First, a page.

GST Original Articles

By Don Fitz / 12 April 2016
A review of John M. Kirk's Health Care without Borders: Understanding Cuban Medical Internationalism. When the Ebola virus began to spread through western Africa in fall 2014, much of the world panicked. Soon, over 20,000 people were infected, more than 8,000 had died, and worries mounted that the death toll could reach into hundreds of thousands. The United States provided military support; other countries promised money. Cuba was the first nation to respond with what was most needed... Read more
By Stan Cox / 10 April 2016
Five-plus years after the publication of Dickson Despommier's book The Vertical Farm: Feeding Ourselves and The World in the 21st Century, his dream—originally conceived as the production of food in the interior of tall urban buildings—is gaining momentum despite many unanswered questions about its feasibility. Although the fanciful skyscrapers depicted in countless architectural renderings of vertical farms have never materialized in the real world, less ambitious indoor food-growing... Read more
By R. Burke / 05 April 2016
A review by R. Burke of Nick Srnicek & Alex Williams' Inventing the Future; Postcapitalism and a World Without Work. A necessary ingredient for the success of the world-left is a cultural climate of modernism. We may debate exactly when the period of modernism begins, but referencing the history of Western Art can help us to define it. From its beginnings with the realism of Courbet in the mid-nineteenth century, to its’ golden age with surrealism in the mid-twentieth century, modernism... Read more
By Stan Cox / 27 March 2016
A Review of Brian Tokar's book Toward Climate Justice: Perspectives on the Climate Crisis and Social Justice (Porsgrunn, Norway: New Compass Press, 2014). This expanded edition of Brian Tokar's book is a concise, valuable summing-up of the most important issue facing humanity today: how to stop runaway climate chaos while at the same time achieving justice in the distribution of economic power, resources, and the hard work of ecological renewal, both within and among countries. The first... Read more

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More Reading Recommended by GST

By Mark Allen / 20 March 2018
Three California courts have ruled three giant paint companies knowingly promoted a toxic product that has poisoned thousands of children and ordered them to clean it up. The paint companies have a cynical scheme to get Californians to pay the bill. On February 14, the Supreme Court of California declined to review a multimillion-dollar state appeals court ruling against three of this country’s... Read more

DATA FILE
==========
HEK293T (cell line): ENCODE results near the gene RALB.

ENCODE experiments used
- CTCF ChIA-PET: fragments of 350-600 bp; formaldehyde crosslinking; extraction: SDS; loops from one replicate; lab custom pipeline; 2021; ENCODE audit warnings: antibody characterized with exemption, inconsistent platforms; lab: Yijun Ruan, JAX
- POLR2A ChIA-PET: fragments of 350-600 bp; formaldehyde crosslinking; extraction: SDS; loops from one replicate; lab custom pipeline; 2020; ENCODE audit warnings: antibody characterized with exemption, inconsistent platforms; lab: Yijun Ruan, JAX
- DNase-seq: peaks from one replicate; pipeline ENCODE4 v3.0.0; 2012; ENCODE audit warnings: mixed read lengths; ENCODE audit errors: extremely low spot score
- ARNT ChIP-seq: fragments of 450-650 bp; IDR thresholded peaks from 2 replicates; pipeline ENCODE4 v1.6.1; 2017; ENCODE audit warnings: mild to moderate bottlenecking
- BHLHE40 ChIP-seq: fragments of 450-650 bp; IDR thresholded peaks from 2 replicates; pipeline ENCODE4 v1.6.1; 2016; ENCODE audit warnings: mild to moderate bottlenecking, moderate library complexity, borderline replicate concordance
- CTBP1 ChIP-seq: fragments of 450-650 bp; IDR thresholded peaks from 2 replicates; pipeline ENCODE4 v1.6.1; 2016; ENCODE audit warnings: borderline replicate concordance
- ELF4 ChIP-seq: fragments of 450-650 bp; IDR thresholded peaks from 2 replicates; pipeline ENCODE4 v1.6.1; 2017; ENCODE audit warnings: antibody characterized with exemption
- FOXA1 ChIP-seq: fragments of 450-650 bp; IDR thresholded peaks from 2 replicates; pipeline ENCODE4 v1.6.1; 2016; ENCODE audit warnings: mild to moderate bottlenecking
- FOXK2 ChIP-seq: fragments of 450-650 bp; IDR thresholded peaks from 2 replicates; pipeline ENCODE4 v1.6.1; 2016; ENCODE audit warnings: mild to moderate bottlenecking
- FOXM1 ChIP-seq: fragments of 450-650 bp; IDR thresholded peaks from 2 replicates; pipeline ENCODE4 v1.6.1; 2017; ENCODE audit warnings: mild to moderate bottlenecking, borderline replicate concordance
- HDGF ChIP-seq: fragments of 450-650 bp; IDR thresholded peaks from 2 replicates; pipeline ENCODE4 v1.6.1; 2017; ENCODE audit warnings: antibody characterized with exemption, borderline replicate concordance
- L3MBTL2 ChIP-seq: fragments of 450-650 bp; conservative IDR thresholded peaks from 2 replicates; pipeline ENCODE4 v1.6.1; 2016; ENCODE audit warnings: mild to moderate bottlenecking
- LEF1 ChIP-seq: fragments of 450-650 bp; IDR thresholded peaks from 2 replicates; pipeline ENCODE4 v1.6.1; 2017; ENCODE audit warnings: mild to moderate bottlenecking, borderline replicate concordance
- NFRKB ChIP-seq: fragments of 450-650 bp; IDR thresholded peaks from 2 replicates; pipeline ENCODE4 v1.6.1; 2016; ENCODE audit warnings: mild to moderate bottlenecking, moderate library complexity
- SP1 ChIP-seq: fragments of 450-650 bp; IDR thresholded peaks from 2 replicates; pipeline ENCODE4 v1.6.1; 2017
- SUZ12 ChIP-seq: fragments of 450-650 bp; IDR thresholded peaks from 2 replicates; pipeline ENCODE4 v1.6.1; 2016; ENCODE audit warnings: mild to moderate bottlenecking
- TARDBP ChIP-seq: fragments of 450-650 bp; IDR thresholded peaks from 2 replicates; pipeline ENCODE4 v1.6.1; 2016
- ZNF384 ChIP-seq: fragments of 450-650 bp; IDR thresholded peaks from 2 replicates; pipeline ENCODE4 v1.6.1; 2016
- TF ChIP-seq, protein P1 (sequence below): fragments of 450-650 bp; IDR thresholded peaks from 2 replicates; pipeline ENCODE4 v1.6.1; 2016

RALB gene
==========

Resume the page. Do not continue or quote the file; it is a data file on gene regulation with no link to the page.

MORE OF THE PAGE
By Eliza Egret and Tom Anderson / 19 March 2018
Activists from Australia and beyond are joining forces to prevent what is set to be one of the world’s biggest ecological catastrophes. The massive Carmichael coal mega-mine will devastate the Great Barrier Reef, contribute massively to global climate change, and further marginalise Australia’s First Nations people.
By Gunnar Rundgren / 19 March 2018
It is possible to feed more than 9 billion people with organic production methods with a small increase in the required crop acreage and with decreased greenhouse gas emission. But this assumes considerable reduction in food wastage and in the quantities of feed grown to animals. Picture: Ann-Helen Meyer von BremenThat is the conclusion in the paper Strategies for feeding the world more... Read more
By Bryan Miranda / 18 March 2018
A march against Shell and Exxon’s gas drilling drew thousands in the northern Dutch city of Groningen on Jan. 19, after a heavy earthquake rocked the region earlier this month. Ten thousand people — a record number for Groningen — marched through the city with torches and chanted slogans scolding the government, as well as its partners Shell and Exxon, for the gas operations they say are... Read more
By Javier Sethness / 18 March 2018
Javier Sethness interviews science fiction novelist Kim Stanley Robinson about the post-capitalist future explored in his books.
By Kristin Ross / 18 March 2018
Kristin Ross discusses how the Paris Commune remains valuable as a resource for anti-systtemic movements today.
By David Istvan / 10 March 2018
Settled agriculture, cities, nation-states, information technology and every other facet of the modern world have unfolded within a long era of climatic good fortune. Those days are gone. Sea levels are rising; climate is becoming less stable; average temperatures are increasing. Civilization emerged in a geological era known as the Holocene. Some have called our new climate era the Anthropocene... Read more

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